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Everything that made Freddie Mercury a style icon

25 years since the king of queen lost his life to HIV, we revisit the dazzling catsuits, hairy chests and gaudy earrings that made a legend

In the years after his death, Freddie Mercury has become synonymous with flamboyance. His work and legacy have gone on to influence maverick musicians from Lady Gaga to The Yeah Yeah Yeahs and fellow icon David Bowie. During the early days of Queen, Mercury announced: “I’m not going to be a star, I’m going to be a legend”. Even until the end, when he performed frail and gaunt in the video for “These are the Days Of Our Lives”, Mercury maintained professionalism, heart and unabashed style with every show. 

Alongside his powerful vocals, a relationship with his audience that Kurt Cobain felt envious enough of mention in his suicide letter, and a mighty moustache, Mercury’s reputation as one of the original fashion subversives still prevails today. He reached a pinnacle of fame that very few can match, where every element of his character and aesthetic is universally recognised and frequently copied, using fashion and design as a means for constant reinvention. Seamlessly springing from catsuits to military jackets, Freddie Mercury's style was in a constant flux of reinvention. Glam was defined across the eras by A Night At The Opera where Mercury donned a satin number for “Bohemian Rhapsody”, his monochrome catsuit in “We are the Champions”, and his iconic tank top and studded arm band for his Live Aid 1985 performance.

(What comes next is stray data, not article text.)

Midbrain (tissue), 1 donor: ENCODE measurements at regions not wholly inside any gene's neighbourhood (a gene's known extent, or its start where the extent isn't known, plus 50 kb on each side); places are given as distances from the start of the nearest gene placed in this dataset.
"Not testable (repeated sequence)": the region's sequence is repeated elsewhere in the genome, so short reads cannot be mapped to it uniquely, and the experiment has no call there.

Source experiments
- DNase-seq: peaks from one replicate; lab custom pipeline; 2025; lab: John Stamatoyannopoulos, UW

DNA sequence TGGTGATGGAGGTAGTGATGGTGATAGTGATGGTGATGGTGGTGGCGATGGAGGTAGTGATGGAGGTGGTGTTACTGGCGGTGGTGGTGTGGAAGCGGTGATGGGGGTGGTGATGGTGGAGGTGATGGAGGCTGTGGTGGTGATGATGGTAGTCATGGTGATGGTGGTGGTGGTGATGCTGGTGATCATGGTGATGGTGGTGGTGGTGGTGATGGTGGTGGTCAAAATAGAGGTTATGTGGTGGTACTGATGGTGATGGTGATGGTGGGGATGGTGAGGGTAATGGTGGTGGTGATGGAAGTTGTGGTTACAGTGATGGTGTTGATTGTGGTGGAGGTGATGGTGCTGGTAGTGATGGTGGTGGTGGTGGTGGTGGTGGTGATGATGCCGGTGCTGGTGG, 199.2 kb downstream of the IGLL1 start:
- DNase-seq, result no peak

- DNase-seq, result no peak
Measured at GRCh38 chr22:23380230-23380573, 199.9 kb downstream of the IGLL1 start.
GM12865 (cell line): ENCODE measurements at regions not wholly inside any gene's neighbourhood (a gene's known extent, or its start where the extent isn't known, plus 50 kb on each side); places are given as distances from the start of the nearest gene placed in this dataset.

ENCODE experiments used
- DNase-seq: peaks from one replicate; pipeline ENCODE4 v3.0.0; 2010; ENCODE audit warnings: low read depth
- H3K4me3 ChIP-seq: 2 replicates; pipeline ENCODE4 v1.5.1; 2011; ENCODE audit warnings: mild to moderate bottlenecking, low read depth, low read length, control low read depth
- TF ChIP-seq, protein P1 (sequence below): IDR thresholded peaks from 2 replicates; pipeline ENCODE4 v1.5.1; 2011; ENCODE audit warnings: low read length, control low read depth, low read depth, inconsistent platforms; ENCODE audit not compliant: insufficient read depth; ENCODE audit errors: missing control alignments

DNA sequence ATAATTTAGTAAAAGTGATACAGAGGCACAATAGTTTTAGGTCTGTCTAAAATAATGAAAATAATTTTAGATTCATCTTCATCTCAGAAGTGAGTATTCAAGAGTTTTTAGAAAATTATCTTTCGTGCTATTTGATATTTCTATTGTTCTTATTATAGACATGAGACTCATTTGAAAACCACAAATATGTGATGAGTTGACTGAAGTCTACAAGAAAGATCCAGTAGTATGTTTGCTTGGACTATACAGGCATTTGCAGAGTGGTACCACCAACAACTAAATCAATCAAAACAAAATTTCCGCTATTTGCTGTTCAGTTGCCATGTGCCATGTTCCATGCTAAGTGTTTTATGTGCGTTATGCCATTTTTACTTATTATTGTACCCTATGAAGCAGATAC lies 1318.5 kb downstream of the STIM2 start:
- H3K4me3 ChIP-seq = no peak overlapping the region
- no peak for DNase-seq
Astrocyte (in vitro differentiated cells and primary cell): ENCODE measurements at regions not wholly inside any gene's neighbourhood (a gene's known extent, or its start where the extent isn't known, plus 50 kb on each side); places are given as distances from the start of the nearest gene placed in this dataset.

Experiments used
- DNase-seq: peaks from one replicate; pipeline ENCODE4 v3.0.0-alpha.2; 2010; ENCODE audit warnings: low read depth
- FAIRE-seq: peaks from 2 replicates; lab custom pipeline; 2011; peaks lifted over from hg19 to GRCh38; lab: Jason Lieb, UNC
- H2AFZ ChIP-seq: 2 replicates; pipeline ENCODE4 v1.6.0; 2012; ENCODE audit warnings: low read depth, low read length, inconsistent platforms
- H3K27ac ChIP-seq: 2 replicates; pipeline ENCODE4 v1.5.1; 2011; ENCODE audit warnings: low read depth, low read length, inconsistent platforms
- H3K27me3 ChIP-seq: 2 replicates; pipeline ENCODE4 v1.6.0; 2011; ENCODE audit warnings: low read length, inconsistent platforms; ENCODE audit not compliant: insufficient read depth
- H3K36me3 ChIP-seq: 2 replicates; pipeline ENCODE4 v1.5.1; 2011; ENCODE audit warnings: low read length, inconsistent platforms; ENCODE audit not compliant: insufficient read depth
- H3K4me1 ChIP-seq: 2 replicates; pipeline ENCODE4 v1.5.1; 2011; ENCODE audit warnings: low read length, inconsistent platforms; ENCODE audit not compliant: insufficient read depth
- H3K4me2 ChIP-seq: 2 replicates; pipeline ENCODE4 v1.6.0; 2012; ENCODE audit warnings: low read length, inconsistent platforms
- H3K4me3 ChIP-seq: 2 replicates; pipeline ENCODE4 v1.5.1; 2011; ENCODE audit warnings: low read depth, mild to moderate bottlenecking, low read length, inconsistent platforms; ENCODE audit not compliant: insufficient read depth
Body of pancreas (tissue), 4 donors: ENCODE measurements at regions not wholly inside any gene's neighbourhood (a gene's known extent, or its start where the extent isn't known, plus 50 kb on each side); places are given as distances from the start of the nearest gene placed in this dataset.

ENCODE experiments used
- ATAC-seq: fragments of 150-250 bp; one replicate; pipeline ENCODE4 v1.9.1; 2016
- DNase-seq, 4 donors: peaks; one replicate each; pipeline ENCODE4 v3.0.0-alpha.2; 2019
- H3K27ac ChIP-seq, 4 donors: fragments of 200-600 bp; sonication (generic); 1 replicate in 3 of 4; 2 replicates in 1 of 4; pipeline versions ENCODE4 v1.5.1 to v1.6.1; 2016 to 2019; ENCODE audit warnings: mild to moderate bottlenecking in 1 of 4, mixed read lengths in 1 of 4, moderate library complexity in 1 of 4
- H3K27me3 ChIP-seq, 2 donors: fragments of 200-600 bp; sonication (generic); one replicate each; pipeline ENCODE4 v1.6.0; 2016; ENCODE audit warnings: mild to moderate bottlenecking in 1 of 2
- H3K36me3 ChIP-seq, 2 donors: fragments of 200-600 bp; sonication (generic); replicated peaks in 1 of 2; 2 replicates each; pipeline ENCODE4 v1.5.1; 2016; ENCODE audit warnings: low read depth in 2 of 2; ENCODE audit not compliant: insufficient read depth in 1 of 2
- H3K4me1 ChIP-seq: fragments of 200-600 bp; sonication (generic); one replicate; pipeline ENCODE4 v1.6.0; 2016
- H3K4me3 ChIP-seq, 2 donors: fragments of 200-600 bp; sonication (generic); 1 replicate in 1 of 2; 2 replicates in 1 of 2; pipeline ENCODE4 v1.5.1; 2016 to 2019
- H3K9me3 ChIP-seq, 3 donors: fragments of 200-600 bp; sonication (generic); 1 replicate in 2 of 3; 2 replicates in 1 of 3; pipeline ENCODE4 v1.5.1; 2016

Here we revisit some of the Queen frontman’s best moments in style during his flamboyant reign.


Having migrated from Zanzibar to London in 1963 while his late teens, he attended Ealing College of Art, alongside Pete Townshend of The Who and Rolling Stones guitarist Ronnie Wood, Mercury graduated with a diploma in graphic design. He designed Queen’s famous ‘crest’ logo himself, based on the zodiac signs.

This outfit is designed by Zandra Rhodes, the mastermind behind Queen’s outfits in the 70s. Mercury wanted something he could move easily in and loved the idea of pleats. Before Mercury, Rhodes had never designed menswear before, aside from a Marc Bolan one-off costume. In an interview with the Telegraph, Rhodes notes that the singer worked on a clothes stall in Kensington market with his girlfriend Mary Austin, and so he had a clear idea about fashion, as well as the materials involved. On the aesthetic of Queen, Mercury once announced: “it is not a concert you are seeing, it is a fashion show.”